GIMP Competes Nicely With Photoshop—For Most

 
 
By Anne Chen  |  Posted 2003-08-04 Email Print this article Print
 
 
 
 
 
 
 

Adobe Systems Inc.'s Photoshop is the gold standard among image manipulation tools, but it's facing increasing competition from alternatives in the open-source world.

Adobe Systems Inc.s Photoshop is the gold standard among image manipulation tools, but its facing increasing competition from alternatives in the open-source world. GIMP is one such graphics tool that was developed for Unix and X Window System. It has since been ported to other platforms, including Windows, and is the most widely used digital image tool on Linux systems today.

Developed under the GNU Public License, GNU Image Manipulation Program has a community of developers that continues to enhance it—including a growing feature set that eWEEK Labs believes makes it appropriate for everyday artists and even some professionals.

The latest developer release, GIMP 1.3.17, is armed with the newer font system seen in GNOME 2, as well as new features, including a brush-shaped cursor for all paint tools. Ironically, GIMP was one of the last applications to use Gtk+ (GIMP Toolkit) 2.2.2—even though the tool kit was developed specifically for it.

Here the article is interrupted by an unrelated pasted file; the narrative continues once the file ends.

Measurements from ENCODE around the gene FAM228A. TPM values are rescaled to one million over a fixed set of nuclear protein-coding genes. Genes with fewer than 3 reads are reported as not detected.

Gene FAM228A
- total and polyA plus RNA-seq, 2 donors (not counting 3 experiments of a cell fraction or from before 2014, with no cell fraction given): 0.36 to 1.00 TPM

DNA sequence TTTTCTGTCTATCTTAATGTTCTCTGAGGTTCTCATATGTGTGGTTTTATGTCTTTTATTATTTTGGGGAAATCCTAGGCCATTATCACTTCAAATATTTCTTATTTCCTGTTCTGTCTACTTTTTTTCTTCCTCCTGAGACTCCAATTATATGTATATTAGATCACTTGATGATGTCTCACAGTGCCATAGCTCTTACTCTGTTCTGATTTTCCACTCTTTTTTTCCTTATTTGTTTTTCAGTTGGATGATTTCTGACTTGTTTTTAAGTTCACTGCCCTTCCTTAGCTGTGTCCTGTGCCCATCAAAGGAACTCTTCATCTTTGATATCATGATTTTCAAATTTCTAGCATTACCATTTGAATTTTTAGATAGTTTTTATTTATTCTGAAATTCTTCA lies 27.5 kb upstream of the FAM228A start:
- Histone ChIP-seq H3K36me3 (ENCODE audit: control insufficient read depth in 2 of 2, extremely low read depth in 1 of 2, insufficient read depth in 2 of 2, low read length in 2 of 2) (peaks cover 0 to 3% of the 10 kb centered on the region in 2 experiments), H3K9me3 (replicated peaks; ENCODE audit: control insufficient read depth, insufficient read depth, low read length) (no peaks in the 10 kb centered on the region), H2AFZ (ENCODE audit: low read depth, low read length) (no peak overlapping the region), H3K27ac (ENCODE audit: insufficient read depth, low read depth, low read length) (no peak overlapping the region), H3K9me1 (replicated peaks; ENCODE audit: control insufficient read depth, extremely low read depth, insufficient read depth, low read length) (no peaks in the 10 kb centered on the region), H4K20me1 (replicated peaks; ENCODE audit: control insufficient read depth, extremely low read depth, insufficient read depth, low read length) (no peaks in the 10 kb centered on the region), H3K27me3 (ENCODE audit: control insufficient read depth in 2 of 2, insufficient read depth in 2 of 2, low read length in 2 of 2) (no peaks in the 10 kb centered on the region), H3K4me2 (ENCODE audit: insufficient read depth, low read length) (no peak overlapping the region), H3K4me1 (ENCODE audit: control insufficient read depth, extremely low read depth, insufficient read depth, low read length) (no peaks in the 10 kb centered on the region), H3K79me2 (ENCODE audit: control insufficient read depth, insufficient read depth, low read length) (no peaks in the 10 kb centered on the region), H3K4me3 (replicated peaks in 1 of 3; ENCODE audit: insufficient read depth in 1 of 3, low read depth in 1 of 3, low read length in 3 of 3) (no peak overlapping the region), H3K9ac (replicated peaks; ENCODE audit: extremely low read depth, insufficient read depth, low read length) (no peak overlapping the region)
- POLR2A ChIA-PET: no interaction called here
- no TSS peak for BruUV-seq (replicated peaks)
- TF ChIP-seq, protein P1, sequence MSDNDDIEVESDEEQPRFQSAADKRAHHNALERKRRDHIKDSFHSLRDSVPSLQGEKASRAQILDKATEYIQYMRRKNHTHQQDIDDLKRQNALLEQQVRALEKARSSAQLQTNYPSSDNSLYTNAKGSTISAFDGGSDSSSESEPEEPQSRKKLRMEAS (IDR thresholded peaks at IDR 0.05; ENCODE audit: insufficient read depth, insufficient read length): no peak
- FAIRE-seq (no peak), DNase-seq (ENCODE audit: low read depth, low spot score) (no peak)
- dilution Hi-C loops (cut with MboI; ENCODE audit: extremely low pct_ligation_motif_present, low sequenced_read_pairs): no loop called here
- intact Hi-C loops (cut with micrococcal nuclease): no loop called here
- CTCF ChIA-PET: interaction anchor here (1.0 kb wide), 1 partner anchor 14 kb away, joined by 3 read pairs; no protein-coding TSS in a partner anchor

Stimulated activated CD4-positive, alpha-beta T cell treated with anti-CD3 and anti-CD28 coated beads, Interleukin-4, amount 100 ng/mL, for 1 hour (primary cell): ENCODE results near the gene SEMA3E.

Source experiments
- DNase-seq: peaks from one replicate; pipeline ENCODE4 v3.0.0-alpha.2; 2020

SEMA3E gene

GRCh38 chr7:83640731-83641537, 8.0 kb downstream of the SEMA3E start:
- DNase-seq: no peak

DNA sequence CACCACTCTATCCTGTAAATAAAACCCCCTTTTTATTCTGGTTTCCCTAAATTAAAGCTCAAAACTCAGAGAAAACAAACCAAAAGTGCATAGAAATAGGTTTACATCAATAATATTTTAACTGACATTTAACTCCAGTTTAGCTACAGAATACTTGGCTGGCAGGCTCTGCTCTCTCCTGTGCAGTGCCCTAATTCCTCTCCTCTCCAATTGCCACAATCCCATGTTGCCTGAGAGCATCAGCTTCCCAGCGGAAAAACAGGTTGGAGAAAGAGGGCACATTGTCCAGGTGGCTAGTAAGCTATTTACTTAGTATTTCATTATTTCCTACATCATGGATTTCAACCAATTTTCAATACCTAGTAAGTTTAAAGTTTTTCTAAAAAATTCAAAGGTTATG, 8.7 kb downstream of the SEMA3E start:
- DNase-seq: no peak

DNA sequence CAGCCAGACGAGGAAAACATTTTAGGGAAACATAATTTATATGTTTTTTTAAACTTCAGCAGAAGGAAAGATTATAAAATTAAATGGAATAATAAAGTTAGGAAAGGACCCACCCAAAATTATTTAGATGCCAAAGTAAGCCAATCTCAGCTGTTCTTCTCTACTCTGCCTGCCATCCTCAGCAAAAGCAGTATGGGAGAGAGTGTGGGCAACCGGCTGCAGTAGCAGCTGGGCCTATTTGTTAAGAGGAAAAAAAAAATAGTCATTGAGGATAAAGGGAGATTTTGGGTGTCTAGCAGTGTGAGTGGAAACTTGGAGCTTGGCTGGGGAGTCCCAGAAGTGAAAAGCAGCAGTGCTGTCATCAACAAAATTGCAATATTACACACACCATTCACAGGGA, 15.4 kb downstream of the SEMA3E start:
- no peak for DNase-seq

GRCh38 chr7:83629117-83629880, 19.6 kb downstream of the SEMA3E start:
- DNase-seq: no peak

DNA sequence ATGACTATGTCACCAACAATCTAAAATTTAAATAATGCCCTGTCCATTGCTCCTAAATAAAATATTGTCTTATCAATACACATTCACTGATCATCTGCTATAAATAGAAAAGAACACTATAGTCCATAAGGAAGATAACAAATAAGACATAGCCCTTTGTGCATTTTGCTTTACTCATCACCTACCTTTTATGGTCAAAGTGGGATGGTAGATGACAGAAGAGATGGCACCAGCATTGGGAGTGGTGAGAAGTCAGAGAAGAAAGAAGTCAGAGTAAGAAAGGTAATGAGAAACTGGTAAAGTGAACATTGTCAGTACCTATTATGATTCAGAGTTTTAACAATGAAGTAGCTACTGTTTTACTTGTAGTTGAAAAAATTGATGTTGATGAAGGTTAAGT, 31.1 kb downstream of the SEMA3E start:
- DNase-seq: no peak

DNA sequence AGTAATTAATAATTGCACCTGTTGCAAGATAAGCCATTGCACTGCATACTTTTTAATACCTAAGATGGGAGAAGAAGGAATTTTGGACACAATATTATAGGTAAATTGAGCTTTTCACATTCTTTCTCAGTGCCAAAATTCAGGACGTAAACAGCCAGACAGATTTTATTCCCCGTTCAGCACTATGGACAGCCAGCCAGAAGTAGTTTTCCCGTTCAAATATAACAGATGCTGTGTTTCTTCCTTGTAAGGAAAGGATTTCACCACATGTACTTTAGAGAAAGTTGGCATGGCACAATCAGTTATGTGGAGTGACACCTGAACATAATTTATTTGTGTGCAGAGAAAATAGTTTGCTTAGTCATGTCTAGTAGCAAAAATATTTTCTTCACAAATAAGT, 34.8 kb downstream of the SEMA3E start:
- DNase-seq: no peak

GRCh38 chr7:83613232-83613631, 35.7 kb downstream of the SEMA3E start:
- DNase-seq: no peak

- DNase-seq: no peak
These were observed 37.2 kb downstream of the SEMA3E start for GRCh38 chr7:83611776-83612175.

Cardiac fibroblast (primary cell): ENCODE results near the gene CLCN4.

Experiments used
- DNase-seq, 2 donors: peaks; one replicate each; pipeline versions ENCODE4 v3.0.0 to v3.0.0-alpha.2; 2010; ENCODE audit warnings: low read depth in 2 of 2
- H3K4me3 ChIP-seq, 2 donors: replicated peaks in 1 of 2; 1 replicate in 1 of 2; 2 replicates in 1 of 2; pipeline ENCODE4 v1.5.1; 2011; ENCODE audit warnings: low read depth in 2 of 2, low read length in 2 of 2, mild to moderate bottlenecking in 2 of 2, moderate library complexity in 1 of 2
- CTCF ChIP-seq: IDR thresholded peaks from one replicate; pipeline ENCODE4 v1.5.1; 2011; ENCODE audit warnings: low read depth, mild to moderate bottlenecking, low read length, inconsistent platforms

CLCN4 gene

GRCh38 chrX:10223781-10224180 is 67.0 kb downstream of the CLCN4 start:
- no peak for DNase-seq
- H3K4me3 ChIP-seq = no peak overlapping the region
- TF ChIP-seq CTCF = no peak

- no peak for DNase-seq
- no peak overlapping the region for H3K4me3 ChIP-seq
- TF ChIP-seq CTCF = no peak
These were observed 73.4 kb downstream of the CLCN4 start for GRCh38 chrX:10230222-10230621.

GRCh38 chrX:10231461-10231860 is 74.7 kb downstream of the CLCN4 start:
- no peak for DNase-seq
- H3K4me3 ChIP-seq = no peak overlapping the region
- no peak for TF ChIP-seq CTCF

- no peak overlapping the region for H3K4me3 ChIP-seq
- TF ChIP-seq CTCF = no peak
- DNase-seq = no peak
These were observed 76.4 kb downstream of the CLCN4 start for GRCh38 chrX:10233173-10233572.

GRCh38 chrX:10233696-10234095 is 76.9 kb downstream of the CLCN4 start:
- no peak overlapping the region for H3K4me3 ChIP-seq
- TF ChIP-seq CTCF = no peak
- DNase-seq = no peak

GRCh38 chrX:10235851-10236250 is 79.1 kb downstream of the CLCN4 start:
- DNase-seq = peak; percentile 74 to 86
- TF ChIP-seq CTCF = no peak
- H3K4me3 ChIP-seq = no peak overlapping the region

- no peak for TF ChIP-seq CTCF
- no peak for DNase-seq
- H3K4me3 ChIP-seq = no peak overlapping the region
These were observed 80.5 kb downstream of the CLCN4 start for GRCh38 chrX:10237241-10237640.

Despite GIMPs broad feature set, eWEEK Labs does not recommend that professional graphic artists ditch Photoshop for this open-source competitor—yet. Photoshop users will find many of the same painting tools, file formats and image composition features in GIMP, but organizations that rely on high-level, sophisticated graphics rendering should stick with what they have (see story, left). For other Photoshop users, however, GIMP might fit the bill.

More information on GIMP can be found at www.gimp.org.

 
 
 
 
As a senior writer for eWEEK Labs, Anne writes articles pertaining to IT professionals and the best practices for technology implementation. Anne covers the deployment issues and the business drivers related to technologies including databases, wireless, security and network operating systems. Anne joined eWeek in 1999 as a writer for eWeek's eBiz Strategies section before moving over to Labs in 2001. Prior to eWeek, she covered business and technology at the San Jose Mercury News and at the Contra Costa Times.
 
 
 
 
 
 
 

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